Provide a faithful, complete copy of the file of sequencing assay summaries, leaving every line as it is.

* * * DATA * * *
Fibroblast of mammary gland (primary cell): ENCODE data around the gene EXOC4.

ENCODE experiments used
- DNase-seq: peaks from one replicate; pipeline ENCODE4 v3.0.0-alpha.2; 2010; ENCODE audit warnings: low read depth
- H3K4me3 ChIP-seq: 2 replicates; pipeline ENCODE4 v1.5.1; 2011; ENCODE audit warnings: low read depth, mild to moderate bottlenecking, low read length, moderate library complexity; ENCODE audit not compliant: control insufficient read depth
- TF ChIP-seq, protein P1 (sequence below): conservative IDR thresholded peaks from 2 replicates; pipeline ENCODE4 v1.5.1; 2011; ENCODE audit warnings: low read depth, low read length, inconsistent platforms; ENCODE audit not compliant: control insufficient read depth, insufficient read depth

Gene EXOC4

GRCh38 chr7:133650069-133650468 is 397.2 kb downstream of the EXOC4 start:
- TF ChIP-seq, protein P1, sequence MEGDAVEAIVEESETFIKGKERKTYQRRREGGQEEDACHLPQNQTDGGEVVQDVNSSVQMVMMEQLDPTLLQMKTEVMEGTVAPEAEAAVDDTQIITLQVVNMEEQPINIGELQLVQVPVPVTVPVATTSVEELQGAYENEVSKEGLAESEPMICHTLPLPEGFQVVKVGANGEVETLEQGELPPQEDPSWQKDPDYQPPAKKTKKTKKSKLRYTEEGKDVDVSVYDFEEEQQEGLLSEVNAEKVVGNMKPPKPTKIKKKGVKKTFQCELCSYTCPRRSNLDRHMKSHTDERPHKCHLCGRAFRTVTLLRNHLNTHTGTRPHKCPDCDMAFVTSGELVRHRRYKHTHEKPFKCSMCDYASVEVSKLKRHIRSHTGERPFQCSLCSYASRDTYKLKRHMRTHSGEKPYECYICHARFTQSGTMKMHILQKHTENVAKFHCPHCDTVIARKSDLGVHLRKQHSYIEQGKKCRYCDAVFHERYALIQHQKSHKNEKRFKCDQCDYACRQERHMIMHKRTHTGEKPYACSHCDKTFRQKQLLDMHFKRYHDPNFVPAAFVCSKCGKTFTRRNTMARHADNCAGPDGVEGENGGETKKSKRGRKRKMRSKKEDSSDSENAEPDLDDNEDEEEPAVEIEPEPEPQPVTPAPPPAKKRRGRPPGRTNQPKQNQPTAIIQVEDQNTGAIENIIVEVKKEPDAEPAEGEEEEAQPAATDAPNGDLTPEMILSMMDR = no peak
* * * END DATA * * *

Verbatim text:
Fibroblast of mammary gland (primary cell): ENCODE data around the gene EXOC4.

ENCODE experiments used
- DNase-seq: peaks from one replicate; pipeline ENCODE4 v3.0.0-alpha.2; 2010; ENCODE audit warnings: low read depth
- H3K4me3 ChIP-seq: 2 replicates; pipeline ENCODE4 v1.5.1; 2011; ENCODE audit warnings: low read depth, mild to moderate bottlenecking, low read length, moderate library complexity; ENCODE audit not compliant: control insufficient read depth
- TF ChIP-seq, protein P1 (sequence below): conservative IDR thresholded peaks from 2 replicates; pipeline ENCODE4 v1.5.1; 2011; ENCODE audit warnings: low read depth, low read length, inconsistent platforms; ENCODE audit not compliant: control insufficient read depth, insufficient read depth

Gene EXOC4

GRCh38 chr7:133650069-133650468 is 397.2 kb downstream of the EXOC4 start:
- TF ChIP-seq, protein P1, sequence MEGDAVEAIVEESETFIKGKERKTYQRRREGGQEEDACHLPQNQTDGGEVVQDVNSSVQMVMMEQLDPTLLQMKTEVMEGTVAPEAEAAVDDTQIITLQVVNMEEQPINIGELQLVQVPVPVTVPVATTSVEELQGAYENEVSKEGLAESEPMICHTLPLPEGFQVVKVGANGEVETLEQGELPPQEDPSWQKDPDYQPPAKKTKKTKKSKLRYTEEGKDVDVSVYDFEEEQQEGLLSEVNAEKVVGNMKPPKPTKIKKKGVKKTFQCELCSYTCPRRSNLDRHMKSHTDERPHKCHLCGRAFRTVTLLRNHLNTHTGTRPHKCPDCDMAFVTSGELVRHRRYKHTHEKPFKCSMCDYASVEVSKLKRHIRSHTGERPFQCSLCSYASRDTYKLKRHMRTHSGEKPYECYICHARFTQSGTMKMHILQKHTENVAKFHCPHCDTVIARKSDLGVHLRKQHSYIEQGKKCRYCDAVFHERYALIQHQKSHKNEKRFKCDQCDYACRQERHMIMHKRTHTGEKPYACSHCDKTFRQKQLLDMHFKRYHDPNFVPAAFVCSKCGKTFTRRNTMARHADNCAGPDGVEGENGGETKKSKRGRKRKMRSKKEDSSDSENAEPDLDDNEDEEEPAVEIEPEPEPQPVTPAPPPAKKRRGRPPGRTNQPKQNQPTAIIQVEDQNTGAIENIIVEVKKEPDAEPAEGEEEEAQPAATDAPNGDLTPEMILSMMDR = no peak